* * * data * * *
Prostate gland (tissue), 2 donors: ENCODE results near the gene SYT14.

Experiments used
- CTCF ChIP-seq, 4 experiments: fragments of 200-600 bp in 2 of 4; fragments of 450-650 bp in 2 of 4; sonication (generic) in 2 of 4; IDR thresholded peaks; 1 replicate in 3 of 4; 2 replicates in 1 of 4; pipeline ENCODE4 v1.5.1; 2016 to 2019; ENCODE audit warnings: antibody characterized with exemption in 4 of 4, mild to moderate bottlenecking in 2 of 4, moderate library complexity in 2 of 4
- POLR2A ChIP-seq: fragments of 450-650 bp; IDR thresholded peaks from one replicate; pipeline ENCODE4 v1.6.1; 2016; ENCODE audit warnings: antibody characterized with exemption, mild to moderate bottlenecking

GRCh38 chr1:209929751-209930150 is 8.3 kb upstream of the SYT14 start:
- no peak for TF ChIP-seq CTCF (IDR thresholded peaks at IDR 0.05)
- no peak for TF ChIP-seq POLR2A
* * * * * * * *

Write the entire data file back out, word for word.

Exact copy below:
Prostate gland (tissue), 2 donors: ENCODE results near the gene SYT14.

Experiments used
- CTCF ChIP-seq, 4 experiments: fragments of 200-600 bp in 2 of 4; fragments of 450-650 bp in 2 of 4; sonication (generic) in 2 of 4; IDR thresholded peaks; 1 replicate in 3 of 4; 2 replicates in 1 of 4; pipeline ENCODE4 v1.5.1; 2016 to 2019; ENCODE audit warnings: antibody characterized with exemption in 4 of 4, mild to moderate bottlenecking in 2 of 4, moderate library complexity in 2 of 4
- POLR2A ChIP-seq: fragments of 450-650 bp; IDR thresholded peaks from one replicate; pipeline ENCODE4 v1.6.1; 2016; ENCODE audit warnings: antibody characterized with exemption, mild to moderate bottlenecking

GRCh38 chr1:209929751-209930150 is 8.3 kb upstream of the SYT14 start:
- no peak for TF ChIP-seq CTCF (IDR thresholded peaks at IDR 0.05)
- no peak for TF ChIP-seq POLR2A